When it comes to wine, Paula Paradise knows her way around a vineyard or two. The co-founder of Paradise Wine is constantly on the lookout for ethically sourced, sustainable wines that tell a story. We sat down with the entrepreneur to discuss oft-overlooked wines, the value of hard work, and what it’s like to run a business with your best friend.
First things first: red, white, orange, sparkling, or rosé?
All of the above! Wine is like food—you wouldn’t want to eat the same thing every day, so why stick to the same ol’ wine when there are so many to taste and experience. Each wine is like a book with its own story to tell.
Prior to launching Paradise Wine, you ran a catering business and then worked for Premier Wines, the largest liquor retailer in the Buffalo area. What lessons did you take from those experiences to prepare you for success?
Actually, before either of those experiences, I spent a lot of time hanging out in the restaurant my grandmother owned. I loved the whole scene—the customers, creating a space where people could relax and enjoy something super delicious. That first experience would result in a 15-year career as a pastry chef and so many lessons learned, like how to deal with all types of personalities, how to multitask, how to get along with a team. I credit busting my butt in kitchens for the work ethic I have today.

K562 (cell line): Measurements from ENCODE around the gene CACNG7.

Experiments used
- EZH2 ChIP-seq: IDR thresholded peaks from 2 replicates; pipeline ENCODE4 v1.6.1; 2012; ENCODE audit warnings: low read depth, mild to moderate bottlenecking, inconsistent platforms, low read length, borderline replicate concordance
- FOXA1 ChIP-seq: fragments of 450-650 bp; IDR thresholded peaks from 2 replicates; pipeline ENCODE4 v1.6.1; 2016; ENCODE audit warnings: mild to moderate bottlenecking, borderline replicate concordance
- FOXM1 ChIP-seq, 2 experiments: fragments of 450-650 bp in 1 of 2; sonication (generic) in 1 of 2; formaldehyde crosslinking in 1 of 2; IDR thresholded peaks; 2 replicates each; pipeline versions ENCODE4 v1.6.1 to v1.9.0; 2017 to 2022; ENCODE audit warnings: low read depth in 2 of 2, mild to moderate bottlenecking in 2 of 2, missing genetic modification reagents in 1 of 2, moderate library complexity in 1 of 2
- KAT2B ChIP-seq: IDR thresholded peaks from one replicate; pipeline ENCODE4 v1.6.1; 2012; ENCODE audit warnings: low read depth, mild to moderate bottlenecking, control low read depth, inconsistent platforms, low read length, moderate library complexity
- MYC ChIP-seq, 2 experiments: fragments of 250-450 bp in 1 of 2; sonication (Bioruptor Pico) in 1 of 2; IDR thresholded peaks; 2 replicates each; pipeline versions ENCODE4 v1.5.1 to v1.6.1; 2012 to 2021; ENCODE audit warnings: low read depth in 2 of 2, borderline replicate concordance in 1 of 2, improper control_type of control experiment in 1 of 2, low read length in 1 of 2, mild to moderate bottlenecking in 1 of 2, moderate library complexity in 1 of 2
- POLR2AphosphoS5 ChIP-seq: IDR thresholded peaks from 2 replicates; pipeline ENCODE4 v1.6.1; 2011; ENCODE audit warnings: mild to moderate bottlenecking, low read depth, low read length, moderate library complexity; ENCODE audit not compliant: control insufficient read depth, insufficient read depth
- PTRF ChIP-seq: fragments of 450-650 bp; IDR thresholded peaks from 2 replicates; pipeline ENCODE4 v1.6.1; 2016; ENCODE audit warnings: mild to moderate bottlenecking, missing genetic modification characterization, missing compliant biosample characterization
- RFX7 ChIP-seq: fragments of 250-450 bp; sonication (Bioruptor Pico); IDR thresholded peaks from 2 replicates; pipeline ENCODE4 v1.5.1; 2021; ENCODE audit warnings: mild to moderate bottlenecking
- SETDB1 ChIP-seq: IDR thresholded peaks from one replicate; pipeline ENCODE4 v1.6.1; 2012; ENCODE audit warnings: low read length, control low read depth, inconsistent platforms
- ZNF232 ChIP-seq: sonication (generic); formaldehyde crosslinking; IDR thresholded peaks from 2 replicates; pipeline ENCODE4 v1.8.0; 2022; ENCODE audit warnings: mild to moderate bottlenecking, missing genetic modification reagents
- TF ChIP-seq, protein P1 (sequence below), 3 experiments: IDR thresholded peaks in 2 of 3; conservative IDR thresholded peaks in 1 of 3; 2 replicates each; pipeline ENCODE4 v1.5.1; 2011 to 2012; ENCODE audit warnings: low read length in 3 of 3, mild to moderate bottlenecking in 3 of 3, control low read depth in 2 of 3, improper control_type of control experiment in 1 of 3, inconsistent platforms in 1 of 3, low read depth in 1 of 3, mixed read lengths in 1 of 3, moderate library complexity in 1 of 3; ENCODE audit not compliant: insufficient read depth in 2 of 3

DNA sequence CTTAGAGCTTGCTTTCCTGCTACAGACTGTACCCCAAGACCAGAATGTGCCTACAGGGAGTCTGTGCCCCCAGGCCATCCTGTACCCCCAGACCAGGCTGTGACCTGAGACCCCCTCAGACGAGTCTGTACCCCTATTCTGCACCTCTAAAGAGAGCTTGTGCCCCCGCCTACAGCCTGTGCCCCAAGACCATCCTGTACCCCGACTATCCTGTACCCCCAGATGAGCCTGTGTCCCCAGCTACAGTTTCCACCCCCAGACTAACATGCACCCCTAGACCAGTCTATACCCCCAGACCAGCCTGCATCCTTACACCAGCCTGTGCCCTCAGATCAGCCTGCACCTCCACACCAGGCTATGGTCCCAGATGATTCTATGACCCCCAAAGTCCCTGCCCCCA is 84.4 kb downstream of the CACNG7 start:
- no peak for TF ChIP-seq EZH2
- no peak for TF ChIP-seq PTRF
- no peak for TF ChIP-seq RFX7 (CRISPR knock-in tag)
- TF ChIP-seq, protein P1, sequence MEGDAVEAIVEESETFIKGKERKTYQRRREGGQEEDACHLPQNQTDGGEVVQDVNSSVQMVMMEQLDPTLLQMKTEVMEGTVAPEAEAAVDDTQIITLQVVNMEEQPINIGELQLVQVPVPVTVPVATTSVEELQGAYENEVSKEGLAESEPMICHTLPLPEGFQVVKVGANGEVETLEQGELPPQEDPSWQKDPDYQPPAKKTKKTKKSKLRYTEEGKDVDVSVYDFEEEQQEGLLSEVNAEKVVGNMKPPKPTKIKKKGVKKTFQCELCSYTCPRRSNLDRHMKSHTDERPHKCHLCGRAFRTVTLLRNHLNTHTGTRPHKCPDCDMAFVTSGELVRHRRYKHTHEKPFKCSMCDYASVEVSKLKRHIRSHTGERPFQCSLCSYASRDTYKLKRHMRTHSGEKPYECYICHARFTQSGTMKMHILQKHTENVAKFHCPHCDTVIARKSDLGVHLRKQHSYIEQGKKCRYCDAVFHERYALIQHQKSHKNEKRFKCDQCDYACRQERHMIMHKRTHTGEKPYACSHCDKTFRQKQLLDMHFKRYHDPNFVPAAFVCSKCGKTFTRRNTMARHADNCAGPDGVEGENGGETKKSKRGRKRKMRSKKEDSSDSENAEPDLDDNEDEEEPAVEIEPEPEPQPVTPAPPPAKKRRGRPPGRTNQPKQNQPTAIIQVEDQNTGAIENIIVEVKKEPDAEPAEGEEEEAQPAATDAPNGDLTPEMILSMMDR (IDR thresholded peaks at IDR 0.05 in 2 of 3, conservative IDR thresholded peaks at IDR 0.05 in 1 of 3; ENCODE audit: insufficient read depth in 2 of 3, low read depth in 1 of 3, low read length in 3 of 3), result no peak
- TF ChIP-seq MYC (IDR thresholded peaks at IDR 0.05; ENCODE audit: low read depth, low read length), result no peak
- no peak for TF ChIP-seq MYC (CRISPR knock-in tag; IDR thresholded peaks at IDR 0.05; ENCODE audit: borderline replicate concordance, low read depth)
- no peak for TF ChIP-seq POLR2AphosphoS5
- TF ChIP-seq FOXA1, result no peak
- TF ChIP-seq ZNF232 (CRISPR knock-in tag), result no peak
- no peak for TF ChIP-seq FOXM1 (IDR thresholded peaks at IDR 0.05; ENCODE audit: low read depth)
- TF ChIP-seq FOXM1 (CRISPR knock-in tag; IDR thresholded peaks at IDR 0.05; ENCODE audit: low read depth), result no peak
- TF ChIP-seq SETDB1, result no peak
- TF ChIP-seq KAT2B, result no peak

What made you decide to go into business for yourself?
I had dreamed of making a really cool bottle shop in Buffalo that would make people feel like they were in a seaside resort town and had just stumbled across this wonderful collection of wines in a shop with positive vibes and friendly staff. I wanted to create a small business with soul.
You’re also a poet. Do your poetry and wine careers ever intersect?
Poetry is my deepest place. It’s where I can go in rare moments to experience something that is pure light and love. Poetry resonates with me to the core. So, yes, in a spiritual sense, they intersect every day. Practically speaking, we hosted a wine/poetry night with Just Buffalo Literary Center a few years back, where we had a few readers and a book exchange and drank some wine.
Besides poetry and wine, what’s another one of your passions?
Very much connected to wine, I am adamant about supporting small farmers and organic, earth-friendly farming practices. Wine, food, and earth are all intricately woven together. I also love cycling and lounging at the beach.
From a creative perspective, what was it like collaborating with Block Club on the Paradise Wine brand?
It was the first time I had collaborated with a design team. I was initially hesitant about it because some of these wine insider themes are not always easy for a non-trade person to get or capture. But as we got into the process, I found it incredibly reassuring. The Block Club team was able to address all our needs and aspirations. The final images were really fun and creative, and we felt like they captured our concept well.